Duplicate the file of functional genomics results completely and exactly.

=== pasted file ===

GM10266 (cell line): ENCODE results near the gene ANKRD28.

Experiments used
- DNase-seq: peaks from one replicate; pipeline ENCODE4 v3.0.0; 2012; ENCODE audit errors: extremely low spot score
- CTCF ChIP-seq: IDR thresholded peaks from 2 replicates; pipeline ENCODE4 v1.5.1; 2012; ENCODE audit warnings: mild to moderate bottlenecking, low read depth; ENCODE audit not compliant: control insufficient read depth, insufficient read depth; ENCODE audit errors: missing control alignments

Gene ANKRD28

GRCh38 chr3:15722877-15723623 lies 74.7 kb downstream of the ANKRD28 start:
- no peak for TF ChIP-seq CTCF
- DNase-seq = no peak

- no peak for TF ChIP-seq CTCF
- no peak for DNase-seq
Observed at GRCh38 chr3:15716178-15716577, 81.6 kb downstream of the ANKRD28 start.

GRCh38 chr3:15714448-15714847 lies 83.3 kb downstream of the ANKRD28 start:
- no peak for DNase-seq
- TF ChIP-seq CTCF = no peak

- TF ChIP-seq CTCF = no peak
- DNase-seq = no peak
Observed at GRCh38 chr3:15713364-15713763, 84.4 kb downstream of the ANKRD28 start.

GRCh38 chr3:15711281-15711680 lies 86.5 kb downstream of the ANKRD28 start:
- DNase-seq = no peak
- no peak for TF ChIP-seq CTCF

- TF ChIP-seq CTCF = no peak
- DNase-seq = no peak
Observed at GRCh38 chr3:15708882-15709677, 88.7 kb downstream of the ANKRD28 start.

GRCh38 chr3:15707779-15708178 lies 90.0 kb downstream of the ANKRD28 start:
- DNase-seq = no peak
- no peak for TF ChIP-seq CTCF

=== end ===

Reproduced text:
GM10266 (cell line): ENCODE results near the gene ANKRD28.

Experiments used
- DNase-seq: peaks from one replicate; pipeline ENCODE4 v3.0.0; 2012; ENCODE audit errors: extremely low spot score
- CTCF ChIP-seq: IDR thresholded peaks from 2 replicates; pipeline ENCODE4 v1.5.1; 2012; ENCODE audit warnings: mild to moderate bottlenecking, low read depth; ENCODE audit not compliant: control insufficient read depth, insufficient read depth; ENCODE audit errors: missing control alignments

Gene ANKRD28

GRCh38 chr3:15722877-15723623 lies 74.7 kb downstream of the ANKRD28 start:
- no peak for TF ChIP-seq CTCF
- DNase-seq = no peak

- no peak for TF ChIP-seq CTCF
- no peak for DNase-seq
Observed at GRCh38 chr3:15716178-15716577, 81.6 kb downstream of the ANKRD28 start.

GRCh38 chr3:15714448-15714847 lies 83.3 kb downstream of the ANKRD28 start:
- no peak for DNase-seq
- TF ChIP-seq CTCF = no peak

- TF ChIP-seq CTCF = no peak
- DNase-seq = no peak
Observed at GRCh38 chr3:15713364-15713763, 84.4 kb downstream of the ANKRD28 start.

GRCh38 chr3:15711281-15711680 lies 86.5 kb downstream of the ANKRD28 start:
- DNase-seq = no peak
- no peak for TF ChIP-seq CTCF

- TF ChIP-seq CTCF = no peak
- DNase-seq = no peak
Observed at GRCh38 chr3:15708882-15709677, 88.7 kb downstream of the ANKRD28 start.

GRCh38 chr3:15707779-15708178 lies 90.0 kb downstream of the ANKRD28 start:
- DNase-seq = no peak
- no peak for TF ChIP-seq CTCF